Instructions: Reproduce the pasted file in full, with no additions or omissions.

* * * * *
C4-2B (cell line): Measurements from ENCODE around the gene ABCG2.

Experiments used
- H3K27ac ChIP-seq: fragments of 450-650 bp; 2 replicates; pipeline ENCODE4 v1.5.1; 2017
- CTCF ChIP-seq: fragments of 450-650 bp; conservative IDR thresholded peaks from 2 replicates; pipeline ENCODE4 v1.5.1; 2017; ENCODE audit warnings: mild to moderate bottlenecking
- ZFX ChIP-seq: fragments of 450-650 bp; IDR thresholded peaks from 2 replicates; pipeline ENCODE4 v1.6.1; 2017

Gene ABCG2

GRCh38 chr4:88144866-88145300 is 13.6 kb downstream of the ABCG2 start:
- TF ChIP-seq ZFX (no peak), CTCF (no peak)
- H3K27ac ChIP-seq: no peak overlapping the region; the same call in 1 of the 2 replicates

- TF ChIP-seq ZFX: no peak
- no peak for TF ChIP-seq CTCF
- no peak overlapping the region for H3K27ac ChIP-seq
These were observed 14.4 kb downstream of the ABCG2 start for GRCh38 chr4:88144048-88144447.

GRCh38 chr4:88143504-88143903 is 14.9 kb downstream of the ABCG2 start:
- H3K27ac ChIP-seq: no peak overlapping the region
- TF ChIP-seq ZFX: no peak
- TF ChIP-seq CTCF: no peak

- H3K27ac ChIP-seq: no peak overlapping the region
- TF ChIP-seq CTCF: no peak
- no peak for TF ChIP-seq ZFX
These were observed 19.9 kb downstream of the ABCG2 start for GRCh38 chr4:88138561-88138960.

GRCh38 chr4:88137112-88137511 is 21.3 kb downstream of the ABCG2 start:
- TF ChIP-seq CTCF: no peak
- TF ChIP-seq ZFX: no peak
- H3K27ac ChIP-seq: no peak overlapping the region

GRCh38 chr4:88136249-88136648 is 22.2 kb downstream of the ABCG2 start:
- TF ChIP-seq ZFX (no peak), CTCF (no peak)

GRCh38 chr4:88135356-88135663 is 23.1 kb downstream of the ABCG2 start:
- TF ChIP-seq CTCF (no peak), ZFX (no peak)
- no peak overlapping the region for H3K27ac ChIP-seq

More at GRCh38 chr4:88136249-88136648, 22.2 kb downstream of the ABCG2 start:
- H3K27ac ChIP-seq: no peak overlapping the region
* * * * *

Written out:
C4-2B (cell line): Measurements from ENCODE around the gene ABCG2.

Experiments used
- H3K27ac ChIP-seq: fragments of 450-650 bp; 2 replicates; pipeline ENCODE4 v1.5.1; 2017
- CTCF ChIP-seq: fragments of 450-650 bp; conservative IDR thresholded peaks from 2 replicates; pipeline ENCODE4 v1.5.1; 2017; ENCODE audit warnings: mild to moderate bottlenecking
- ZFX ChIP-seq: fragments of 450-650 bp; IDR thresholded peaks from 2 replicates; pipeline ENCODE4 v1.6.1; 2017

Gene ABCG2

GRCh38 chr4:88144866-88145300 is 13.6 kb downstream of the ABCG2 start:
- TF ChIP-seq ZFX (no peak), CTCF (no peak)
- H3K27ac ChIP-seq: no peak overlapping the region; the same call in 1 of the 2 replicates

- TF ChIP-seq ZFX: no peak
- no peak for TF ChIP-seq CTCF
- no peak overlapping the region for H3K27ac ChIP-seq
These were observed 14.4 kb downstream of the ABCG2 start for GRCh38 chr4:88144048-88144447.

GRCh38 chr4:88143504-88143903 is 14.9 kb downstream of the ABCG2 start:
- H3K27ac ChIP-seq: no peak overlapping the region
- TF ChIP-seq ZFX: no peak
- TF ChIP-seq CTCF: no peak

- H3K27ac ChIP-seq: no peak overlapping the region
- TF ChIP-seq CTCF: no peak
- no peak for TF ChIP-seq ZFX
These were observed 19.9 kb downstream of the ABCG2 start for GRCh38 chr4:88138561-88138960.

GRCh38 chr4:88137112-88137511 is 21.3 kb downstream of the ABCG2 start:
- TF ChIP-seq CTCF: no peak
- TF ChIP-seq ZFX: no peak
- H3K27ac ChIP-seq: no peak overlapping the region

GRCh38 chr4:88136249-88136648 is 22.2 kb downstream of the ABCG2 start:
- TF ChIP-seq ZFX (no peak), CTCF (no peak)

GRCh38 chr4:88135356-88135663 is 23.1 kb downstream of the ABCG2 start:
- TF ChIP-seq CTCF (no peak), ZFX (no peak)
- no peak overlapping the region for H3K27ac ChIP-seq

More at GRCh38 chr4:88136249-88136648, 22.2 kb downstream of the ABCG2 start:
- H3K27ac ChIP-seq: no peak overlapping the region